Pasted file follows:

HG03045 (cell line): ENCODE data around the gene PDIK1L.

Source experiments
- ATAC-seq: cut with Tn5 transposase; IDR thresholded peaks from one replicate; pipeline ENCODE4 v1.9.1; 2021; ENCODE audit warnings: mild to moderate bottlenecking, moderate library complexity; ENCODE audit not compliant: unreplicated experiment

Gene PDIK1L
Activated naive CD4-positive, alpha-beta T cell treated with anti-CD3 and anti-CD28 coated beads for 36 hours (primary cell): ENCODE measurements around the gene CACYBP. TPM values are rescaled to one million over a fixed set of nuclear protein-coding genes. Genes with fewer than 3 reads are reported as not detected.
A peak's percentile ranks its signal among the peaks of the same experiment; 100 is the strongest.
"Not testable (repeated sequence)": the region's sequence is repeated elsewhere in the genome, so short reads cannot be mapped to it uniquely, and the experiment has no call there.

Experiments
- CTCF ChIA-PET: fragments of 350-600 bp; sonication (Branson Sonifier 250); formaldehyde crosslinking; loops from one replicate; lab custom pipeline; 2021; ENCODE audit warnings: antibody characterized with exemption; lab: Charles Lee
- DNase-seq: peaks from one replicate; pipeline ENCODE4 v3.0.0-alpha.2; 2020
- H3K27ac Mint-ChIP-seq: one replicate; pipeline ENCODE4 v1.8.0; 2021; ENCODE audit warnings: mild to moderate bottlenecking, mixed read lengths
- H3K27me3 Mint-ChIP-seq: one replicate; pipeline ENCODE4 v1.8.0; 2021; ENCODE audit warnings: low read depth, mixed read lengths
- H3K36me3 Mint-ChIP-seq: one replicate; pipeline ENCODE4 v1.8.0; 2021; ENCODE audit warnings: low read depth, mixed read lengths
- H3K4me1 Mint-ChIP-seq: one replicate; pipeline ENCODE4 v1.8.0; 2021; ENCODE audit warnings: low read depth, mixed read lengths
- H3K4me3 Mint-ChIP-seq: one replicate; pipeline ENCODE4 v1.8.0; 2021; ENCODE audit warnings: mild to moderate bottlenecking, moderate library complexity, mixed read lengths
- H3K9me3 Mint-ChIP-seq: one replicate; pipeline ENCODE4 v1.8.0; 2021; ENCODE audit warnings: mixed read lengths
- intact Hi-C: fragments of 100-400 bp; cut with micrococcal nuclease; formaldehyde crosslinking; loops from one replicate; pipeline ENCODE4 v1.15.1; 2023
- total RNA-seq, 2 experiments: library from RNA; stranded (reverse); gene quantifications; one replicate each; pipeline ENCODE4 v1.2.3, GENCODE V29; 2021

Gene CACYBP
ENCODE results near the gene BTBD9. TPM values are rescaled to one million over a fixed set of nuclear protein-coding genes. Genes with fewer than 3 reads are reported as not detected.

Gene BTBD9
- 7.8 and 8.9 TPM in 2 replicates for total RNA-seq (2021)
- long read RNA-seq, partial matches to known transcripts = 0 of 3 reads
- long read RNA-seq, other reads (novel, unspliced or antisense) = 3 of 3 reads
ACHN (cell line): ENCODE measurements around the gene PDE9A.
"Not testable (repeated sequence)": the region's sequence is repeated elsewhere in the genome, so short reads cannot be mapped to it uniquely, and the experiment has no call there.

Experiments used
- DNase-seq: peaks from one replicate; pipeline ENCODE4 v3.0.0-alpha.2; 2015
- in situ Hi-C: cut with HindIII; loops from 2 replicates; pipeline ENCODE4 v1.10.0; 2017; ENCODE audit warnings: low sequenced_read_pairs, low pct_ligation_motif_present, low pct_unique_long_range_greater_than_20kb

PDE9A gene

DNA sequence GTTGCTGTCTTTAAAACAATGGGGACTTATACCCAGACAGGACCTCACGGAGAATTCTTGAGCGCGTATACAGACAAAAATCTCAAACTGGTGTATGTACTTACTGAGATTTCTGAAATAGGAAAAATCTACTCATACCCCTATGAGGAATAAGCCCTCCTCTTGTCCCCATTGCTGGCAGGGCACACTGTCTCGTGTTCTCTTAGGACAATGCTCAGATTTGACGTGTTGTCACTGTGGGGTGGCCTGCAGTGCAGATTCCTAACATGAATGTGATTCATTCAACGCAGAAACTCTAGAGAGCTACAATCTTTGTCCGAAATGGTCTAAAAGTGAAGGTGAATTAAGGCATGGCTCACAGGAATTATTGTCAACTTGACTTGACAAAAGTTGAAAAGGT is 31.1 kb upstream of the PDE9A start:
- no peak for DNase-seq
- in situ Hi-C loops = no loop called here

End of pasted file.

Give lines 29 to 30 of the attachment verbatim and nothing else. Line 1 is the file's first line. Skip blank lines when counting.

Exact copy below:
- in situ Hi-C: cut with HindIII; loops from 2 replicates; pipeline ENCODE4 v1.10.0; 2017; ENCODE audit warnings: low sequenced_read_pairs, low pct_ligation_motif_present, low pct_unique_long_range_greater_than_20kb

PDE9A gene